3 types of ice cream:
1.       Philadelphia-only dairy (no eggs)
2.       French-based off of crème anglaise (English Cream) The French term for a rich custard sauce that can be served hot or cold over cake, fruit or other dessert. (eggs)
3.       Gelato- the Italian word for "ice cream," gelato doesn't contain as much air as its American counterpart and therefore has a denser texture. An Italian ice cream parlor is called a gelateria. (churned slower, milk base and lower in fat)
3 Qualities of a Good Ice Cream
1.       Mouth Fell-(how it melts in mouth) control by the amount of fat.
2.       Smoothness-(the size of the ice crystals) controlled by the amount of sugar and the quickness it is frozen.
3.       Overrun-The amount of air in the finished product, the more air, the lessor the quality.

Sorbet- from the French word for "sherbet," which Italians call sorbetto. Sorbet is sometimes distinguished from sherbet by the fact that it never contains milk. It's also often a softer consistency than sherbet. Savory or lightly sweetened sorbets are customarily served either as a palate refresher between courses or as dessert. They're sometimes also referred to as ICES or GRANITAS, though both of these mixtures are generally more granular in texture than a sorbet. 

·         Sorbet- Fruit puree, sugar & H2O.
·         Sherbert-Fruit juice, sugar, H2O & Dairy.
1 entrée should include:
·         3 Sauces or more
·         1 Large tuile for bowl
·         1 Single large scoop
·         3 piece sample or more
·         3 Sampler or more

·         3 Tuile cups
·         3 different flavors

Crème Anglaise

16 oz.                    Egg yolks
16 oz.                    Sugar
4 lbs.                      Milk
1 oz.                       Vanilla extract
4 oz.                       Cake flour

Have a fine medium-sized strainer and bowl ready near the stove.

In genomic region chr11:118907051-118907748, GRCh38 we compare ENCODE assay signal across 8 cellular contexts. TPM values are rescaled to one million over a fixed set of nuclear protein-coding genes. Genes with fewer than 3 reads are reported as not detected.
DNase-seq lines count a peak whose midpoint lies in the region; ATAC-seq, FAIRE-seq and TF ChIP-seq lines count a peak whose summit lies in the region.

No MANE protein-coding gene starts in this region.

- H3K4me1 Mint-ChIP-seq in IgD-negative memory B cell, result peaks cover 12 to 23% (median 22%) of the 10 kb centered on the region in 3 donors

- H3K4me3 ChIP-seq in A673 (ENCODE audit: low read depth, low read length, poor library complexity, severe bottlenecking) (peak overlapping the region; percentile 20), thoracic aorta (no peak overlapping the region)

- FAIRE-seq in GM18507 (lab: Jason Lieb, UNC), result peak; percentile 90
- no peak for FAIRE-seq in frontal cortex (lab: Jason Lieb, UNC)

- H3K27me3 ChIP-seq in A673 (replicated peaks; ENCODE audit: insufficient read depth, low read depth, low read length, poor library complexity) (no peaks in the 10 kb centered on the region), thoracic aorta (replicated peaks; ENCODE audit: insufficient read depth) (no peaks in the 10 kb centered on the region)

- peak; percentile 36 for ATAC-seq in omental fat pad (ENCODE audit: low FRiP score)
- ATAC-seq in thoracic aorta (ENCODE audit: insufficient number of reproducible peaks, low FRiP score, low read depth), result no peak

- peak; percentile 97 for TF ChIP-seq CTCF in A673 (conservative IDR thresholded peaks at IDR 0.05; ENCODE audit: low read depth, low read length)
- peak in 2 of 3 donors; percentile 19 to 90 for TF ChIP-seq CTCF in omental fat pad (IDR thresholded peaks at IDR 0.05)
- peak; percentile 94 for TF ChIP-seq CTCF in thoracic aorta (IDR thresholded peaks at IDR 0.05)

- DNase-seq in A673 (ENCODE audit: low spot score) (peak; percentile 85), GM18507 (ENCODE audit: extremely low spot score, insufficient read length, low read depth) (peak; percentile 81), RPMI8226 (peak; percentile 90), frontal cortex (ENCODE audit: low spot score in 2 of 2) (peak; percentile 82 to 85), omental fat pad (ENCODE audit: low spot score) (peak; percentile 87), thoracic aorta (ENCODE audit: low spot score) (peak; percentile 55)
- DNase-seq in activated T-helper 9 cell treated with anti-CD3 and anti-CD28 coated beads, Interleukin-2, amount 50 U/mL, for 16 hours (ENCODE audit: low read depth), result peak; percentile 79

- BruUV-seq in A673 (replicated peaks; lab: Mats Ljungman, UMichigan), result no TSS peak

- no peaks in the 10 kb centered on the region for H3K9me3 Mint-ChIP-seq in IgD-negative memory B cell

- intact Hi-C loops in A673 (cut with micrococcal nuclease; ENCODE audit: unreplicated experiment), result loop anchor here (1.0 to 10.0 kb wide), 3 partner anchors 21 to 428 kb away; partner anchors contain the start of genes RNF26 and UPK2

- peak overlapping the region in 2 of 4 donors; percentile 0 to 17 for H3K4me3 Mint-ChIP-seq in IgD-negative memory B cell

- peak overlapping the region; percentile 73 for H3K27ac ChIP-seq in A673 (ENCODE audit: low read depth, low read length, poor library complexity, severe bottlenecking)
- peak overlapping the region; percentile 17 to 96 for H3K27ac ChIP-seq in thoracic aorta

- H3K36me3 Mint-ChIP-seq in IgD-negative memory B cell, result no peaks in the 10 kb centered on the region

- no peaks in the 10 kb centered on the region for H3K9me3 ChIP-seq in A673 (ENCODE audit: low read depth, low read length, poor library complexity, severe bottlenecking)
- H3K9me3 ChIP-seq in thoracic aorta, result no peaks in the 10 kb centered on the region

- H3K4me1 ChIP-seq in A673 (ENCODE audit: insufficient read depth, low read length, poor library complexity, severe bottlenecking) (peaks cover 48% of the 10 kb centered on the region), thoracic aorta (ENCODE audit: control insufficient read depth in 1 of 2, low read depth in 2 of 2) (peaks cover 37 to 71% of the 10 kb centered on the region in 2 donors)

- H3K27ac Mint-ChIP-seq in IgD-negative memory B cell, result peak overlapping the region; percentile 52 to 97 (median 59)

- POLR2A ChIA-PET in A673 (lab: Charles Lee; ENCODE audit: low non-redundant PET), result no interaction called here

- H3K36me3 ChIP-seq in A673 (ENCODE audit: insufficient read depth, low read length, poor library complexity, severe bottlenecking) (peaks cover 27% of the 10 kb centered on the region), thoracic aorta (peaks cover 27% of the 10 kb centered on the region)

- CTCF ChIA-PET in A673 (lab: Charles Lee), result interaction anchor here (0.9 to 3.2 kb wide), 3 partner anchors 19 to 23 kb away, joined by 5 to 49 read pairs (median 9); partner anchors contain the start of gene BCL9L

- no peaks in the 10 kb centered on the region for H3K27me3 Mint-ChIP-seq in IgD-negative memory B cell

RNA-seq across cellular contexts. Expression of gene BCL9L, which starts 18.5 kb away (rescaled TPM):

In a stainless steel bowl stir together, using a wooden spoon, the sugar and yolks until well blended. (Do not let this mixture sit too long or a film will develop on the yolks.)
In a small saucepan heat the cream and vanilla bean (if using) just to the boiling point.  Remove from heat and whisk a few tablespoons of the cream into the yolk mixture.  Then, gradually add the remaining cream, whisking constantly.
Pour this mixture into a medium sized saucepan and, over medium heat, gently heat the mixture to just below the boiling point (170 - 175 degrees F) (77 - 80 degrees C).  You will notice that steam will begin to appear and the mixture will be slightly thicker than heavy cream.  Do not boil or the eggs will curdle.  Check to see if it is the right consistency by holding a wooden spoon sideways that is covered with the custard and run your finger along the back of the spoon.  If the streak remains without the cream running down through the streak, it is ready.
Immediately remove from the heat and pour through the strainer, scraping up any thickened cream that settles on the bottom of the pan.  Remove the vanilla bean and scrape the seeds into the sauce.  Stir until seeds separate.  For maximum flavor, return the pod to the sauce until serving time.  (If you are using pure vanilla extract, instead of the vanilla bean, add it to the cream now.)
The crème anglaise can be refrigerated covered with plastic wrap for a couple of days. 

If sauce was overheated and curdling occurs, pour instantly into a blender and process until smooth before straining.  If necessary, add a little heavy cream to the mixture before blending.

Ice crème modifications:

9 oz.                       Sugar
9 oz.                       Melted chocolate
5 oz.                       Coco powder

Cinnamon or Spice
1 Tbsp.                  Cinnamon or spice